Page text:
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Unfair Dismissal At Work

The potentially sensitive and difficult issue of unfair dismissal is at the forefront of UK Employment law as a subject which is equally important for both employee and employer as a law but also it’s propensity to be misunderstood. Indeed it’s the name alone which can be misleading e.g. an employee who may take on an employer after a dismissal are not if fact challenging the fairness of the action of being dismissed but in fact in many cases are pursuing the fact that many ‘fair’ dismissals involve unfair conduct i.e.: - rather the employee would be challenging the reasonableness of the employer’s conduct as viewed against the hypothetical concept of a “reasonable employer acting reasonably.”

So if you feel you have been subject of an unfair dismissal it is important to navigate round several processes and here is the sequence that is likely to occur:

  • Prior to legal action ,the individual(employee) bringing the claim must be working under a contract of employment and owes and is owed various duties and responsibilities by the person from whom they receive pay or remuneration. NB: The self employed and those without contract of employment, are excluded.
  • In all cases which do not involve a dismissal for asserting a statutory right, the employee must have one year’s continuous employment (worked for one year without a break of more than 2 weeks without remuneration under a contract of employment).
  • The employee must show that there has been a dismissal- this can be either an express dismissal by the employer or it could, (but only in cases where the employee is within their rights resigned in response to an employer’s breach of contract) be classed as a constructive dismissal.
  • The next stage is where the employer has to show a pivotal reason for dismissal of the employee and will attempt to show that the reason for dismissal is under the auspices of the Employment Rights Act (ERA) S98(2). This section contains a category of prima facie fair reasons and providing that they have a reasonable belief in that reason the fifth step is now taken. The tribunal will then move to the last step in the process.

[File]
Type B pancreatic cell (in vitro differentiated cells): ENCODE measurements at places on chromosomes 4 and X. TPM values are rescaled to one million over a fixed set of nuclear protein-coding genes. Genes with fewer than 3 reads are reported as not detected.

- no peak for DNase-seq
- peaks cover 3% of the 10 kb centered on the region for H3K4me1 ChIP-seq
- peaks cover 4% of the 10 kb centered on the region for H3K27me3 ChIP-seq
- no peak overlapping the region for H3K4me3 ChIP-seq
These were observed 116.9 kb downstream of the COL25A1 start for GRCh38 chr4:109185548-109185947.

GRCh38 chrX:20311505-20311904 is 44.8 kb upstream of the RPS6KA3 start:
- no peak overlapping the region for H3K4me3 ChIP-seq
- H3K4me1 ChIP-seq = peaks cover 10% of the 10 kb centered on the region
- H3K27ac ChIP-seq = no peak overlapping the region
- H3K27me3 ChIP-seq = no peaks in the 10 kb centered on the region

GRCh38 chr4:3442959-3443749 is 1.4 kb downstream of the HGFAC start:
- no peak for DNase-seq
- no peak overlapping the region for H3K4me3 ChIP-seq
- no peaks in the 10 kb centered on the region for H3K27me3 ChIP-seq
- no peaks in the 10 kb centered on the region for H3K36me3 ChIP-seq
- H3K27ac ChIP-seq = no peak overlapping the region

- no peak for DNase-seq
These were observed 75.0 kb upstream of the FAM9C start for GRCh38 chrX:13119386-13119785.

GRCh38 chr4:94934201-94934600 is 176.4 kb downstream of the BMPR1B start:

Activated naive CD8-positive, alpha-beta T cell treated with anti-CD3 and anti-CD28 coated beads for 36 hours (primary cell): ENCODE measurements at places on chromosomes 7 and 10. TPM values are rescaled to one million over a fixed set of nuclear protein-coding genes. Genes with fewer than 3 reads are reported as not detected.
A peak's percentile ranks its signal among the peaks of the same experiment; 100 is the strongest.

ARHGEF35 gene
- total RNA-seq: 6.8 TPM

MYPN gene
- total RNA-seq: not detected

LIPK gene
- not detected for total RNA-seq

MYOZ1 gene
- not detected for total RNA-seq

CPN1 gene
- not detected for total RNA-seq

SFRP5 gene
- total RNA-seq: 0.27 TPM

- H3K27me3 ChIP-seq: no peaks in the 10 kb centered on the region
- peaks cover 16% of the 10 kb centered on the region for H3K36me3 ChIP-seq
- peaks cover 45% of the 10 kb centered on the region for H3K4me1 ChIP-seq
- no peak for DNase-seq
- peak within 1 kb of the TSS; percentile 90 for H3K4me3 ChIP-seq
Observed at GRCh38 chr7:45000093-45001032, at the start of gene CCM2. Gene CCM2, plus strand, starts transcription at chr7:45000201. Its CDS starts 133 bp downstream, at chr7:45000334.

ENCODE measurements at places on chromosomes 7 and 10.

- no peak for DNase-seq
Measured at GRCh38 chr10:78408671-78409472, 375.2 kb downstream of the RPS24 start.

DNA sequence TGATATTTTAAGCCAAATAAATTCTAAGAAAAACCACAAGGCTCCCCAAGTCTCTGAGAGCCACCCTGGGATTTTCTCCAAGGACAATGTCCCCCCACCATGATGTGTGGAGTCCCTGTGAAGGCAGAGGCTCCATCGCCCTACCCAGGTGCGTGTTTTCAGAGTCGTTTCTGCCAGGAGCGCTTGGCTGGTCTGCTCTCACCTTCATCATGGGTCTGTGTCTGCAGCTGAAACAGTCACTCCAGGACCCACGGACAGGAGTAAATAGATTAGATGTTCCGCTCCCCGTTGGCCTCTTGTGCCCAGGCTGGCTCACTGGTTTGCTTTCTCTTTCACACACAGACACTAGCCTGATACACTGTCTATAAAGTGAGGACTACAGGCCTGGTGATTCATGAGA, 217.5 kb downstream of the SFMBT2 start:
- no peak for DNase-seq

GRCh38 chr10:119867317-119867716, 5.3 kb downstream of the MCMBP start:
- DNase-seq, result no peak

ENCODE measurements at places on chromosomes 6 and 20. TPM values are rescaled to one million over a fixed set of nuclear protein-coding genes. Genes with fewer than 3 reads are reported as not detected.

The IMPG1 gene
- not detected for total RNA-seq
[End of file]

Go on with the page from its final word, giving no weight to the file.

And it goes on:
• The tribunal (court) will then assess how reasonable the employer has been within the merits of the particular case- employer’s conduct with regard to the equity and substantial merits of the case. These will encapsulate the employee’s employment; time served, training and development , ACAS codes of practice, past conduct etc.
  • It is then up to the court to arbitrate on whether the employer’s conduct in the case in dismissing the employee fell under what are reasonable grounds and whether the employer had acted reasonably. It is important to not though that the court will not create or substitute its own actions on what it deems as reasonable for that employer.
    Rather more the sitting tribunal members – a judge and two lay tribunal members employee representative and an employer representative to help to determine what reasonable employers would do.
    Unfair dismissal is a complex and transient area of employment law which is in a state of flux due to the fact that it is updated on a near weekly basis due to updating of precedents .So because of this it is important to seek legal assistance from the outset.
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